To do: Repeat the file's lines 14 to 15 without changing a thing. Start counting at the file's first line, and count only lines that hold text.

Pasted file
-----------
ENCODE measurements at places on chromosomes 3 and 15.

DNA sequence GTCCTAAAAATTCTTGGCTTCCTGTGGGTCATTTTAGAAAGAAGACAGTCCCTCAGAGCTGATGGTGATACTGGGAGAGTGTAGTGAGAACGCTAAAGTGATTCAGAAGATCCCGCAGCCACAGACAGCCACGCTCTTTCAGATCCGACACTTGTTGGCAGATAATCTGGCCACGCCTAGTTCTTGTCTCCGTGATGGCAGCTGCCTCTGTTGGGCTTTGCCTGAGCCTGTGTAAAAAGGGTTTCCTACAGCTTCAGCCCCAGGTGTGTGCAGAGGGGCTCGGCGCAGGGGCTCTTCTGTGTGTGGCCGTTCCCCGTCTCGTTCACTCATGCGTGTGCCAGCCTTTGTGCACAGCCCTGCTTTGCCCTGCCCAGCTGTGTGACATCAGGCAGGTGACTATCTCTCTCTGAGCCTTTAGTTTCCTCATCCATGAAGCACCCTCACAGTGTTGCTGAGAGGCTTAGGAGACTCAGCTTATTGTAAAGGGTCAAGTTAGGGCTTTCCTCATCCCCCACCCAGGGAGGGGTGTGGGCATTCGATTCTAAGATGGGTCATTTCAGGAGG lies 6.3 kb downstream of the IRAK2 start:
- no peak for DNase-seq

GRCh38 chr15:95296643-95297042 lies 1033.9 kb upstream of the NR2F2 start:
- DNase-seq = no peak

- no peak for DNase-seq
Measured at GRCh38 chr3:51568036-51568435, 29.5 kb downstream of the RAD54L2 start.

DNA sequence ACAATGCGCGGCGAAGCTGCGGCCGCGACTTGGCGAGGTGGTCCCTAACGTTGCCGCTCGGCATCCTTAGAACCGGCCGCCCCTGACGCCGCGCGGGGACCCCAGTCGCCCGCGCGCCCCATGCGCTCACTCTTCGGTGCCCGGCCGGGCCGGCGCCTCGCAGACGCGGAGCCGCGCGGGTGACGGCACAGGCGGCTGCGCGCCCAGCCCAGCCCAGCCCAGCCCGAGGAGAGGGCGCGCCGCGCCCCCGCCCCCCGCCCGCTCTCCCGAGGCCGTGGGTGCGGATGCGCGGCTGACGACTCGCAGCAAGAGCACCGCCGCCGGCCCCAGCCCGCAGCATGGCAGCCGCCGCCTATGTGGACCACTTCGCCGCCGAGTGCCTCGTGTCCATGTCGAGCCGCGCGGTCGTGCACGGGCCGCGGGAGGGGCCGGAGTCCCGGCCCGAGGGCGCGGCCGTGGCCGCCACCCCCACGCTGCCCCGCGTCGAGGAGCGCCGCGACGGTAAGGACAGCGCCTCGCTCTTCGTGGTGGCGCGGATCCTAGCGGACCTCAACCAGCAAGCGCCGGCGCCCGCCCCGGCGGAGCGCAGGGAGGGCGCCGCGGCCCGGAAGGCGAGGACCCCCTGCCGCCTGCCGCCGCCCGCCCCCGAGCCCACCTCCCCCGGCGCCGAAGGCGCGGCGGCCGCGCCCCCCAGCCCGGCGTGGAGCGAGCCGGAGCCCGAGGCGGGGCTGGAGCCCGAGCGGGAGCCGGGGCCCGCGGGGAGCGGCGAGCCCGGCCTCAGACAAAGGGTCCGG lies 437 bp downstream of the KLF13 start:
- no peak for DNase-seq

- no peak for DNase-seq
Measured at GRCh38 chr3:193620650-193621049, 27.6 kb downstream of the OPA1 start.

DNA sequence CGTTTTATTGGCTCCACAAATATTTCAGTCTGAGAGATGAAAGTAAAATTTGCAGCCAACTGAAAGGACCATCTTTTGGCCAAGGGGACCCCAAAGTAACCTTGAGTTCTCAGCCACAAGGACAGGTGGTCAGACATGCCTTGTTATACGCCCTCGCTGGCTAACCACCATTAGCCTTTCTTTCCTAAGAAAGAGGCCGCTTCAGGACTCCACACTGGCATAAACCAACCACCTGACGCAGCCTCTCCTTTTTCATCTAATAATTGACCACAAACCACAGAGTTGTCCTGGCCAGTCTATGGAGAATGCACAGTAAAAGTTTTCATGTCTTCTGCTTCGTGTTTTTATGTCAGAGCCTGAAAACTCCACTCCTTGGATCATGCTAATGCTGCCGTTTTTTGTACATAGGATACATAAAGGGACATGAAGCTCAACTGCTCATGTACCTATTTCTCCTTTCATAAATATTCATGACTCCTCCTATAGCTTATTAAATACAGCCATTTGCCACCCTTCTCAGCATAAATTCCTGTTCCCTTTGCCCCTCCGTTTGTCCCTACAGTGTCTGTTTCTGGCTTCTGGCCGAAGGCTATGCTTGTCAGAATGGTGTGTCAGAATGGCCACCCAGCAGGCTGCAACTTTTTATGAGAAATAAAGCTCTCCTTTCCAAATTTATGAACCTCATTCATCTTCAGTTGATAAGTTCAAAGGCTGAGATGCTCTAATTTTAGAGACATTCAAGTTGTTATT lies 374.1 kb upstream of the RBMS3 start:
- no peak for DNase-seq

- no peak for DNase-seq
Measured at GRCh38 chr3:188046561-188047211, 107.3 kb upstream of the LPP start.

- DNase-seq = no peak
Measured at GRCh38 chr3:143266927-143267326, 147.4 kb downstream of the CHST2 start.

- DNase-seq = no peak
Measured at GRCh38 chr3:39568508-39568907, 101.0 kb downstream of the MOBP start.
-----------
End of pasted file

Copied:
- no peak for DNase-seq
Measured at GRCh38 chr3:188046561-188047211, 107.3 kb upstream of the LPP start.